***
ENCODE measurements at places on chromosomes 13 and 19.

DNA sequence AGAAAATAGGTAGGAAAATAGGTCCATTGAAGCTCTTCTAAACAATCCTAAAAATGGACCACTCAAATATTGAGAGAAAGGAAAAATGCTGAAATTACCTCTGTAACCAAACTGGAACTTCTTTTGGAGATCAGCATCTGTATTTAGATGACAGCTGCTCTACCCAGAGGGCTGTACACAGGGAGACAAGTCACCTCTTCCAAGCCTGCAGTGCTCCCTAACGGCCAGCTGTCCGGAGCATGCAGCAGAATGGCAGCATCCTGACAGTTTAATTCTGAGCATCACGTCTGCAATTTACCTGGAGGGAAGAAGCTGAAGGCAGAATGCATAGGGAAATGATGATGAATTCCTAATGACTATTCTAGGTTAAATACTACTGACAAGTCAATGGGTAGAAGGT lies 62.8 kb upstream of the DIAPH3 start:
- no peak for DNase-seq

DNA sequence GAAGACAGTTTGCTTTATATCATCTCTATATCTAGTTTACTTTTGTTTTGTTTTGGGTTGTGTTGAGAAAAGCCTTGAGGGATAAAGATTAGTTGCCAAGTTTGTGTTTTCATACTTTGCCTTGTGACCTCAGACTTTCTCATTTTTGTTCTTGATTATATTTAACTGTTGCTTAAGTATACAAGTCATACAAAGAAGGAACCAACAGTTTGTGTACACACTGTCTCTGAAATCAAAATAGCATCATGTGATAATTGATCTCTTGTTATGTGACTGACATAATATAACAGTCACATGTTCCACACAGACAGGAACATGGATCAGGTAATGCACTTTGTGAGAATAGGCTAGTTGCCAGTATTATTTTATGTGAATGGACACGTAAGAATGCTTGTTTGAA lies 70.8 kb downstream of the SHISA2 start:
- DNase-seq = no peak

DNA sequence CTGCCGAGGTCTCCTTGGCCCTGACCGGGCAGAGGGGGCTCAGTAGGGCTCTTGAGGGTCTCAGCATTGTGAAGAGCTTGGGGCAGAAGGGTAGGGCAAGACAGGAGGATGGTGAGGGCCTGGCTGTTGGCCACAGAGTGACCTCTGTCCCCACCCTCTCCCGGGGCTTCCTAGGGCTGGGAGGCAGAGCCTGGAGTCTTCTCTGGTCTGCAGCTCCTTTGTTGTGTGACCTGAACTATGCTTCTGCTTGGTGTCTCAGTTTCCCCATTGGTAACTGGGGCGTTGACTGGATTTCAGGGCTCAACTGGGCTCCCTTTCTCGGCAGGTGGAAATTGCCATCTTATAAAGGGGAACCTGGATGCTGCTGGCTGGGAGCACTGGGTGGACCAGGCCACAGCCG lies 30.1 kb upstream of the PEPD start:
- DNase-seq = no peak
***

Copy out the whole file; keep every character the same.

ENCODE measurements at places on chromosomes 13 and 19.

DNA sequence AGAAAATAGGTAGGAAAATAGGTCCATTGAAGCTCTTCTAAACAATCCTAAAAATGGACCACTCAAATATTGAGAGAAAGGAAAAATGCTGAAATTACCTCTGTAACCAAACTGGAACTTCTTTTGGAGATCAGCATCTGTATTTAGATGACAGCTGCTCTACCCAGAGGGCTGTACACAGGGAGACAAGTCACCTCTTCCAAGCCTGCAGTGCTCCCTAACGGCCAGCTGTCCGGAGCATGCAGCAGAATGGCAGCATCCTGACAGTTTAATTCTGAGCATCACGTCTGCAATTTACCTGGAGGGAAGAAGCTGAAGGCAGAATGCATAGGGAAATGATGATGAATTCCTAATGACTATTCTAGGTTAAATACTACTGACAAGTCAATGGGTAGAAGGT lies 62.8 kb upstream of the DIAPH3 start:
- no peak for DNase-seq

DNA sequence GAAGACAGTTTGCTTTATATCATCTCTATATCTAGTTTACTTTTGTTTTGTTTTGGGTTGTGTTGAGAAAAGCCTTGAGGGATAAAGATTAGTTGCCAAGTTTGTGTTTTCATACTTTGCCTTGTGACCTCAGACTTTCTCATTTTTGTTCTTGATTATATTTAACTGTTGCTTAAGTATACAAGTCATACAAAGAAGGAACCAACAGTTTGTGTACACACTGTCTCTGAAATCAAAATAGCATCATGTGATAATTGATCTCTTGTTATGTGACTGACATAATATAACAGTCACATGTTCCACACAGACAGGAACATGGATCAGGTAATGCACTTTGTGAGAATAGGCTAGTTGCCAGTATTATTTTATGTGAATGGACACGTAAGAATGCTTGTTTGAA lies 70.8 kb downstream of the SHISA2 start:
- DNase-seq = no peak

DNA sequence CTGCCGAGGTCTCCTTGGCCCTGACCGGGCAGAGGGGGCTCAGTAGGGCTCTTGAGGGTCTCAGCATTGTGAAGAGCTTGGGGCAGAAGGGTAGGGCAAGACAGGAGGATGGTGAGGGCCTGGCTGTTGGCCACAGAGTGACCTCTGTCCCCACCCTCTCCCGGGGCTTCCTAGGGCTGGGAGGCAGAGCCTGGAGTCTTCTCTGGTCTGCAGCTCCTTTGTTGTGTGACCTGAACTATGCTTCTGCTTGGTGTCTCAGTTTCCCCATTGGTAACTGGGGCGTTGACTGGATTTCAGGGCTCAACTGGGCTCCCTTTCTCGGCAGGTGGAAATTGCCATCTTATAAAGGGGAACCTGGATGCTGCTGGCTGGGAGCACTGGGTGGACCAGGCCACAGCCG lies 30.1 kb upstream of the PEPD start:
- DNase-seq = no peak